Deblur - merging multiple deblur analyses

Hi,

I am using Deblur for denoising and wonder if anybody knows if it is appropriate or not to merge the outputs from multiple deblur runs?

I have the situation where I have already run Deblur on 2500 sequence libraries, and now am adding some further data (600 sequence libraries).

Do I need to:

a. Re-deblur the whole lot together (2500 + 600 libraries) or
b. Deblur the new 600 and merge with the results of the previously deblur’d 2500?

Thanks in advance to anyone who can provide insight.

Christina

Hi @Christina_Adler,

Welcome!

You can just deblur the new table and merge. The deblur algorithm produces an estimate based on an upper profile, so the protocol is actually identical across all run. You could also merge if you had run DADA2 or a closed reference OTU-pricking protocol. This does assume that you have the same read length. Different read lengths won’t deblur and combine well. So, if you trimmed the first 2500 to 100bp, for instance, the new set must also be 100bp, even if you have a 300 bp read.

The one caveat has to do with hashed sequences. If you have hashed identifiers there is a small possibility that two unqiue sequences can produce the same hash id. I would just double check the hash size.

You likely will want to merge your rep sets, though, and build a new tree. I think all the current tree building algorithms are dependent on the sequences and so that you will need to redo.

and maybe do new taxonomic classification. (Although I suspect there’s a way to just merge the taxonomic calls… maybe try the q2-metadata plugin?

Best,
Justine

Hi @Christina_Adler,
Just to add to @jwdebelius’s answer, in order for the 2 different runs to be comparable at the ASV level they need to be of the same region and your trimming parameters need to be identical otherwise they will be assigned as unique features due to difference in their lengths.

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Hi,

Thanks @jwdebelius and @Mehrbod_Estaki for your replies, they are super useful.

Apologies for my delayed reply, just been off sick.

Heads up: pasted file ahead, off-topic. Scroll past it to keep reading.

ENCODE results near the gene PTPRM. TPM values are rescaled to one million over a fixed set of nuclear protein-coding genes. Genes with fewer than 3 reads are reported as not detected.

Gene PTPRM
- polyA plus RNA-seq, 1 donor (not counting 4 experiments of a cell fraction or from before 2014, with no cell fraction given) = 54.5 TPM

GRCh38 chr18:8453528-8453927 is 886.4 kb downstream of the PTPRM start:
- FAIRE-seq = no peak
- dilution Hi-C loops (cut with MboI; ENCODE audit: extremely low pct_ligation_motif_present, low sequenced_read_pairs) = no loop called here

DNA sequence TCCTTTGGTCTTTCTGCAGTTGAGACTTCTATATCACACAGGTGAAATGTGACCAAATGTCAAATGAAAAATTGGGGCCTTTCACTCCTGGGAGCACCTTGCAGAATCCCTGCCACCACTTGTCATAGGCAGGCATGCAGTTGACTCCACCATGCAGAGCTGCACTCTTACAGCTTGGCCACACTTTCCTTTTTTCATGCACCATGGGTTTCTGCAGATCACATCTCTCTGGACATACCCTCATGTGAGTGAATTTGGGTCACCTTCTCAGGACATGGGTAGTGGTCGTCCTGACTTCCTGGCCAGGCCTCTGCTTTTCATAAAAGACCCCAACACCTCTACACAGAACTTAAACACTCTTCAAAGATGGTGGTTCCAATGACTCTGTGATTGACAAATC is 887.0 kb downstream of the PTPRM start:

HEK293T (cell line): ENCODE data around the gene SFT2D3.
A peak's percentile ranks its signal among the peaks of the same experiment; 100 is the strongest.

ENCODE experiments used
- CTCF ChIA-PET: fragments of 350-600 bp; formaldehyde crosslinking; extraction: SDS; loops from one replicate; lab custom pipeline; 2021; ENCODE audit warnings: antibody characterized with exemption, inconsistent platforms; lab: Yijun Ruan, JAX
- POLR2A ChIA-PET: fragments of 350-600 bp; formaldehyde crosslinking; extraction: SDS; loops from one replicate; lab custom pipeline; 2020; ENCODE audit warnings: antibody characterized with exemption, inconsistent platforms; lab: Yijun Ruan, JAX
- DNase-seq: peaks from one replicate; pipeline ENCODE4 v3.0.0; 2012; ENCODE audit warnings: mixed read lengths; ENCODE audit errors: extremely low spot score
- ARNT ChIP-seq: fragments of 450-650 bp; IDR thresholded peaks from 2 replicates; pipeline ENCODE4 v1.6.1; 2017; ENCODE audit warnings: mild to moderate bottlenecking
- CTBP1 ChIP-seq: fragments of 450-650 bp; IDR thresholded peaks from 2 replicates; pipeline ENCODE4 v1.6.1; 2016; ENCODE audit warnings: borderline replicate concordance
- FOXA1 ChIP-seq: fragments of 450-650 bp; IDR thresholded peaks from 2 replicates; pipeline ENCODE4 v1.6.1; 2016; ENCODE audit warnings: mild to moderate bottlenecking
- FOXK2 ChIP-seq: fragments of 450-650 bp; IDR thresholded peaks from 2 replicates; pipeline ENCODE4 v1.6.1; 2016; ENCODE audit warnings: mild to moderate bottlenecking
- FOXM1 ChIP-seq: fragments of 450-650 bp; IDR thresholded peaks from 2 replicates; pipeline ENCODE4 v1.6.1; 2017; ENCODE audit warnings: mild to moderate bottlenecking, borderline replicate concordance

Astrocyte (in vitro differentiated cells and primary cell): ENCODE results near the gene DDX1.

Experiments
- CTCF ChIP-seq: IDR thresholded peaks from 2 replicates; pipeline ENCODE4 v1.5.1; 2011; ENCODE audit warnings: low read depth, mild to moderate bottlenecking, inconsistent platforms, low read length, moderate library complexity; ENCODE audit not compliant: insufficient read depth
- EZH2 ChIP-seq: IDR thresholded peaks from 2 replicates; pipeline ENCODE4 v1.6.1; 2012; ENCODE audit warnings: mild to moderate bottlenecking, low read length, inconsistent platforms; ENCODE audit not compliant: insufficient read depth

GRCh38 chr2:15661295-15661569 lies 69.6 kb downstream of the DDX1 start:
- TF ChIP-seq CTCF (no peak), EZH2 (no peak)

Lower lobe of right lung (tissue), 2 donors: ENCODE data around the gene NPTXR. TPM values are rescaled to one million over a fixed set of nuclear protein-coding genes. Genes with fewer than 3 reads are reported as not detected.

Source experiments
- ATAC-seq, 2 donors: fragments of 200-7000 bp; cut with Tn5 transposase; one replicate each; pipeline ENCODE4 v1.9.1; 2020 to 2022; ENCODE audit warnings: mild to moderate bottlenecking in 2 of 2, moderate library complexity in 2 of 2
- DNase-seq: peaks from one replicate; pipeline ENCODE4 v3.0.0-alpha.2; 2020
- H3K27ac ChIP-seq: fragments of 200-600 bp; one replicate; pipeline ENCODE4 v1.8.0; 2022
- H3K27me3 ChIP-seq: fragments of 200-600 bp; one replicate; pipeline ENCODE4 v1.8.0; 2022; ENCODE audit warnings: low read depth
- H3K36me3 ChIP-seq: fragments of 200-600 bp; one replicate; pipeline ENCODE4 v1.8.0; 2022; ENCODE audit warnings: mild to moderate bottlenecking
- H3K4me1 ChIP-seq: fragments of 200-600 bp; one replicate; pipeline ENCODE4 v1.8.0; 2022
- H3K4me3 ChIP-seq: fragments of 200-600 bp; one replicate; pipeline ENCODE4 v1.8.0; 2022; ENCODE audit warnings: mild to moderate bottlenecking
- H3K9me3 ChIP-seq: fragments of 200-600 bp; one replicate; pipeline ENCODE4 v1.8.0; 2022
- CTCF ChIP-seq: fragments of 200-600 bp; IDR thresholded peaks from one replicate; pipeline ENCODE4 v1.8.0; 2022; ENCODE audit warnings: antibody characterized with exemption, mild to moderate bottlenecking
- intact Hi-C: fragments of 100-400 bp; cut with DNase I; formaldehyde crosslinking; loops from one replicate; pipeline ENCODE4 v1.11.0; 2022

It will be run on the same 16S region/primers and I will use the same cut-offs, so fingers crossed that will all be fine, and I will check the hash size. Thanks for those pointers.

All the best

Christina

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Hi,

Thanks to all including original poster for great early discussion. This is nice confirmation myself, as I am processing through a similar workflow on two datasets that have been deblurred independently and wanting to merge them together prior to downstream analyses.

I do concur with suggestions by @Mehrbod_Estaki and @jwdebelius regarding trim length and sample amplicon region to not inflate ASV numbers.

But my question is more related to what you mean by “hashed sequences”/“hashed identifiers”? This is new vocabulary seen in 16S workflow and/or deblur workflow so I just want to make sure I’m not overlooking something. I did not receive any errors in Qiime2 12.2017 version steps of merging OTU tables and rep seqs independently. And further, feature numbers are consistent between ASV tables and rep seqs artifacts…

Thanks in advance for any insight on “hashed sequences”/“hashed identifiers” and relating to deblur/16S general workflow.

Best,

Mark R.

Hi @mcreyno2,

First, welcome to the community!

In the old days we’d use identifer numbers (id OTU 12425). Now, its common, at least in QIIME to either use the sequence as a name or an MD5 hash with a hexidecimal digest of the sequence (hashed identifier) because it takes 150 or 400 characters and turns it into 16. (Someone else might be better able to explain the exact algorithm behind this but this is the basic idea).

Its rare that a small table will give you the merge issue, since the md5 space is almost unique. MD5 is still broadly used as a check-sum or other verification for a lot of data types. So, in most use cases, its not a problem. If you plan to do a big meta analysis or you’re designing a database, you might want to keep the original sequence ID because that guarantees a unique identifier, though. In your case, it sounds like it was fine.

And, if you haven’t updated yet, I’d recommend the 2019.1 and 2019.4 versions: there’s lots of shiny new features and fun architecture.

Best,
Jutine

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